The Final A-10 ‘Warthog’ Has Been Upgraded And Completed For Service
The truth of reality is that everything that comes into being ultimately comes to an end. And so it is with this icon of military air power beloved by the troops on the ground for its unique toughness, its fierce, close-air-support and the distinctive growl of its GAU-8 Gatling-style auto cannon. Yes, the A-10C Thunderbolt, known to the troops as the “Warthog,” has recently had its last upgrade completed for service at Hill Air Force Base in Utah.
The last one built bears the tail number 80-0252. There will be no more produced after this.
173 A-10s were fitted out with new wings that were built at Hill AFB, Utah and are currently undergoing the last stages of flight testing there. The work has been done by the 571st Aircraft Maintenance Squadron. They have been upgrading the A-10 fleet with new wings that have taken the original now 40 year old design and upgraded it with a new harness design that makes it easier and less costly to remove and maintain the wings on the A-10. These last-of-the-breed fighters are expected to operate for up to 10,000 flight hours, which is approximately the next 20 years.
This awesome warfighting platform has been in operation since 1977. It has proven its value as a close-air-support fighter on countless occasions during its lifetime. It has endeared itself to the troops on the ground for its “ugly,” intimidating and powerfully effective presence over them when they were in trouble. When troops find themselves in the thick of it with the enemy, to look up and to see those A-10s coming overhead and then hearing that menacing “brrrrrrrrrt” of their 30mm gatling-guns coming down from the sky, putting such focused and devastating power onto the enemy, always elicits a sense of awe and gratitude in them that such a “beast” is on their side.
The A-10 Thunderbolt, or as it is endearingly known by the troops, the Warthog, is loved by those who fly it too. It has proven to be the most effectively designed close-air-support platform ever. Those who fly it love how it performs and for the fact that they have been able to bring that kind of power up-close-and-personal to the enemy in support of their brothers and sisters on the ground. It can stay in the fight for an extended period of time, bringing devastatingly destructive power upon the enemy with many forms of munitions. But the most distinctive weapon it brings to bear on the enemy is that monster, GAU-8 Gatling-gun that spits out armor piercing, tank killing, 30mm rounds at a rate of 70/second.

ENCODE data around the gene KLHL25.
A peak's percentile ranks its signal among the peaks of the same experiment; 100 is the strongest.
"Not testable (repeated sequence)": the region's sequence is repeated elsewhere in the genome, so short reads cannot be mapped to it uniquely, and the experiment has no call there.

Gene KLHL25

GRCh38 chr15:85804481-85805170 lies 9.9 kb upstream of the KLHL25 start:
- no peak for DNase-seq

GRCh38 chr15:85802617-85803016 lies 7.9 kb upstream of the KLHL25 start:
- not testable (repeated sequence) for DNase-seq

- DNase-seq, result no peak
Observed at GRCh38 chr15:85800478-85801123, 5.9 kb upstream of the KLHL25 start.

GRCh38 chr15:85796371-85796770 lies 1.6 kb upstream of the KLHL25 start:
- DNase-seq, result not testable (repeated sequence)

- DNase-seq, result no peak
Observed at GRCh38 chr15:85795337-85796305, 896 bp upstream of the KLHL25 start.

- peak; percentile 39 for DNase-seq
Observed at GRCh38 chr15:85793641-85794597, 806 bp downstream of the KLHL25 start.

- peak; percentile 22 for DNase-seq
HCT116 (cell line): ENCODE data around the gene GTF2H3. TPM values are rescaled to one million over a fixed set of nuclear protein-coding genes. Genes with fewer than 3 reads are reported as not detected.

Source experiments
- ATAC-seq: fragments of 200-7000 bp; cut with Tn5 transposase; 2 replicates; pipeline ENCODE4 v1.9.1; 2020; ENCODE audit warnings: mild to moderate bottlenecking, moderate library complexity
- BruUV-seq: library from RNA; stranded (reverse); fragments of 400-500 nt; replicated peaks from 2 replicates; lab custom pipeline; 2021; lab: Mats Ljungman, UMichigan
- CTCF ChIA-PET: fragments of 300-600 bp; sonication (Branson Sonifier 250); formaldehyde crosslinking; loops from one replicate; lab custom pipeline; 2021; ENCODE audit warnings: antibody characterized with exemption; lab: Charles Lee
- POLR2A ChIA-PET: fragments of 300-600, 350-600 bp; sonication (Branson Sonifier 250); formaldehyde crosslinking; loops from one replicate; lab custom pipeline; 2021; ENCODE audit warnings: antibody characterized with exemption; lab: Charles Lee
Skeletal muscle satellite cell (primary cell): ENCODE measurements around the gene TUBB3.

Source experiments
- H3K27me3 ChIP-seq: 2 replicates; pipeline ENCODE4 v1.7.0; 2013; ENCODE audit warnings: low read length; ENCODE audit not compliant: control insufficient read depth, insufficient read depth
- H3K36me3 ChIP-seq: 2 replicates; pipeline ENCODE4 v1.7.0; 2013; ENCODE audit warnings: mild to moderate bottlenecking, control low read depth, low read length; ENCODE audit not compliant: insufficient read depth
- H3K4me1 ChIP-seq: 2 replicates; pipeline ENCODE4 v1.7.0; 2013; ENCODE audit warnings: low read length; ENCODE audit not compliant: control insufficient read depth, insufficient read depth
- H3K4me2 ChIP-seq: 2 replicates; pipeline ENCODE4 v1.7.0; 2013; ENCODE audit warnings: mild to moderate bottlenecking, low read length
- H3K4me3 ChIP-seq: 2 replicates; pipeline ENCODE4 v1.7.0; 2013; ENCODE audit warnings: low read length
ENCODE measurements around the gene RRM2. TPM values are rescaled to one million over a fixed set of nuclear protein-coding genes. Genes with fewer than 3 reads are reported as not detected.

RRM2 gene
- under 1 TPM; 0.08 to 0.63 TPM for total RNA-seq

Its menacing sound matches its destructive precisely aimed killing power.
But that is not the only reason those who fly it love it so much. It is built like a tank. It was built to survive. The pilot is surrounded by titanium armored plating that protects him or her from ground fire. The plane was designed with triple-redundant systems that enable it to be flown even when heavily damaged. I have written several stories about pilots, men and women, who have managed to bring severely crippled Warthogs back to base, even flying their wounded bird essentially “by wire.”
It is always sad to see the end of something come. This magnificent machine has served its purposes well. It will be sorely missed. But for now, we can take solace in the fact that these newly built A-10Cs will be in service for at least another 20 years.
That is good news at least for those who are still in the fight against terrorism around the world.
The final A-10 Thunderbolt bearing the tail number 80-0252 belongs to the 23rd Wing, Flying Tigers at Moody AFB, Georgia. That unit traces its lineage back to the famous Flying Tigers of WWII who painted the noses of their P-40 Warhawks with sharks teeth.
The Veterans Site sends its thanks to the members of the 571st Aircraft Maintenance Squadron at Hill AFB for their work on these new wings for the A-10C Thunderbolts. We say to the pilots that will be flying these A-10Cs in support of our troops over the next two decades, “Aim High, Fly-Fight-Win!”